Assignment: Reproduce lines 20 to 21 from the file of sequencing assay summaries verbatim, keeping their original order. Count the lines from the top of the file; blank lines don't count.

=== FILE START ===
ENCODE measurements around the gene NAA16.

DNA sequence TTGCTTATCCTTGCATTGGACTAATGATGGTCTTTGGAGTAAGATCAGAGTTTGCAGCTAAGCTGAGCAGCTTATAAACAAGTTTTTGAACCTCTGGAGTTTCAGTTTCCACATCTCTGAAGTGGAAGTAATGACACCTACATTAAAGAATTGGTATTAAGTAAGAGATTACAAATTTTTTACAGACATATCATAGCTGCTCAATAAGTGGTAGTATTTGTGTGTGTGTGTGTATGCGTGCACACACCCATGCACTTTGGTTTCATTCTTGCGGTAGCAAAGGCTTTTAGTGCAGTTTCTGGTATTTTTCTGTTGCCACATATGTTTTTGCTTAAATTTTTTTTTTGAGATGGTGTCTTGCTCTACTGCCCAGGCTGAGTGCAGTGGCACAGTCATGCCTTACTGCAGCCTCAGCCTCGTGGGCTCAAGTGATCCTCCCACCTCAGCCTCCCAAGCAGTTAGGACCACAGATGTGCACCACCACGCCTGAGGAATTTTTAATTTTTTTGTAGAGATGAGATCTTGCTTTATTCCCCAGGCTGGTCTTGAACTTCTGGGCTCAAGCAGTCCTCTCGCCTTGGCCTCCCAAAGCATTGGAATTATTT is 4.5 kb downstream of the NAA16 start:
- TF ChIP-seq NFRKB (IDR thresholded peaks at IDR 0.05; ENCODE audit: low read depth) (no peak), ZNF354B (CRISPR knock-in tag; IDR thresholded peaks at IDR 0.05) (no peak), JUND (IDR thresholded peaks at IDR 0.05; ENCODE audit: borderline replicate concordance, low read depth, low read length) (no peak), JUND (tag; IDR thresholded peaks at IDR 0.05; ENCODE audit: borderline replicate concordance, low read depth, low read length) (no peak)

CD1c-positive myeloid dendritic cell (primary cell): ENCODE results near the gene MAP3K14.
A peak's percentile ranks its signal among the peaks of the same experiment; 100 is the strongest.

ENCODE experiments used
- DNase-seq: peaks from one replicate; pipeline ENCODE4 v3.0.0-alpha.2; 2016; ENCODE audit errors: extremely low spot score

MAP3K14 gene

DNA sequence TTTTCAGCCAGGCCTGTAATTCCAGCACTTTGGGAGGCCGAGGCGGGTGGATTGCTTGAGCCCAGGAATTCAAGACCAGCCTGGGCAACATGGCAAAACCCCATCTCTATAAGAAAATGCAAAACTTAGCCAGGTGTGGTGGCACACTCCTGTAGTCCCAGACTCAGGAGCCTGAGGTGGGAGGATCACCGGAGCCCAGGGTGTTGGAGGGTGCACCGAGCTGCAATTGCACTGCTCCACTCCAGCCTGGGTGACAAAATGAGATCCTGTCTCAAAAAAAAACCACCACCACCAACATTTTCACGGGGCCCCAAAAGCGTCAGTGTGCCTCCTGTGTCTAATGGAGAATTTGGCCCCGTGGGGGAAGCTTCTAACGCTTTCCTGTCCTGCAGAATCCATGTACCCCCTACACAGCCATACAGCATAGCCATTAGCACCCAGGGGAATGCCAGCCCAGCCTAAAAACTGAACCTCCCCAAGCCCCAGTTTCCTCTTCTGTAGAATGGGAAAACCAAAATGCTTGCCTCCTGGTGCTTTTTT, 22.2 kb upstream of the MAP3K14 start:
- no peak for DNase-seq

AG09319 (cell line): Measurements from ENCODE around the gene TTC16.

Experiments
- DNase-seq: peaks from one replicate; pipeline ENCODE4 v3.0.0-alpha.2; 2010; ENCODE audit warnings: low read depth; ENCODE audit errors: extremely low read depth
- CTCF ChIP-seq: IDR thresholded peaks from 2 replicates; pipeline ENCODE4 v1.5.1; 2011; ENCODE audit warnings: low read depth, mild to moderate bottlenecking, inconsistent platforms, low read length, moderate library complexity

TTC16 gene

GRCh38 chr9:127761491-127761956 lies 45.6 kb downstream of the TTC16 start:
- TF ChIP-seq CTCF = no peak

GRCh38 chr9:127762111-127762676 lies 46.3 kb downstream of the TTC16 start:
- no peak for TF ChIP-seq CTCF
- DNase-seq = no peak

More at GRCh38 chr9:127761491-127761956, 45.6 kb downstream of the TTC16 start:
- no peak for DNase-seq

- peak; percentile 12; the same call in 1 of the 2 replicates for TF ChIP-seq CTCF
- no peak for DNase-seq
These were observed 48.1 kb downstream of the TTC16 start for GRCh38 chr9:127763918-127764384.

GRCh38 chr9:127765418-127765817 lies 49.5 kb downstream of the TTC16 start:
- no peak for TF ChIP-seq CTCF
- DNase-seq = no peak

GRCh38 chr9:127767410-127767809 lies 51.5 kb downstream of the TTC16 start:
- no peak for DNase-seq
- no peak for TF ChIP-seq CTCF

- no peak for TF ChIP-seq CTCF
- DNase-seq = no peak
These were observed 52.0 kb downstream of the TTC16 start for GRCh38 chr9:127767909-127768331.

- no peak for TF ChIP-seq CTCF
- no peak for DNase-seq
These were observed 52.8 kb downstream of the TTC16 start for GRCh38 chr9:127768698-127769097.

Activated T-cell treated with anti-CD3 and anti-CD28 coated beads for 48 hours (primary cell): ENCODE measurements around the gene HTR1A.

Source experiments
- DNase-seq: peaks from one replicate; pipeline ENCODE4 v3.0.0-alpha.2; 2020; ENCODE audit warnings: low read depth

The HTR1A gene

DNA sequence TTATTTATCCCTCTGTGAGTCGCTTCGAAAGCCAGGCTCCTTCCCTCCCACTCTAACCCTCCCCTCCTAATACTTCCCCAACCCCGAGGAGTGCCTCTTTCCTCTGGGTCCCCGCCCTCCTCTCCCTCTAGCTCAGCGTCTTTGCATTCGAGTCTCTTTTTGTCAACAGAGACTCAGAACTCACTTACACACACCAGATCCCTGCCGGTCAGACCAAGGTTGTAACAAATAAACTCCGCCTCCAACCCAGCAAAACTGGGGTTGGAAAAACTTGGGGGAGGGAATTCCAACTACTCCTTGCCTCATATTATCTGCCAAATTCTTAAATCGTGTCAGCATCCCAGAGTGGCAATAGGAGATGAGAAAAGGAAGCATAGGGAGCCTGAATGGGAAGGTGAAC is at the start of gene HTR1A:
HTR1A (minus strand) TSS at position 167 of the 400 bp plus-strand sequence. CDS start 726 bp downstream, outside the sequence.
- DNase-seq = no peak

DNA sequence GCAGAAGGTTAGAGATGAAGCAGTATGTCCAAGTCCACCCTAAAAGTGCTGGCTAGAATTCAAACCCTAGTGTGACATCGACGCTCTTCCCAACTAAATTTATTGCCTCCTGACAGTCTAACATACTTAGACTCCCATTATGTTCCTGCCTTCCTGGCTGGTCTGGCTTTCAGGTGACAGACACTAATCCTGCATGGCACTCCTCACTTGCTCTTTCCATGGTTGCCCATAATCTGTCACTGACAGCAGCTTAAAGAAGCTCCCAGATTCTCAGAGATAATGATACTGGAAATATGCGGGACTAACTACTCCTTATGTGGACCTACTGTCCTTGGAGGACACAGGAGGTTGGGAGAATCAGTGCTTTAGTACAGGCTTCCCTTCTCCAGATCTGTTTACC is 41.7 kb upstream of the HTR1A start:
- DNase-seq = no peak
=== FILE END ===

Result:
- DNase-seq = no peak

More at GRCh38 chr9:127761491-127761956, 45.6 kb downstream of the TTC16 start: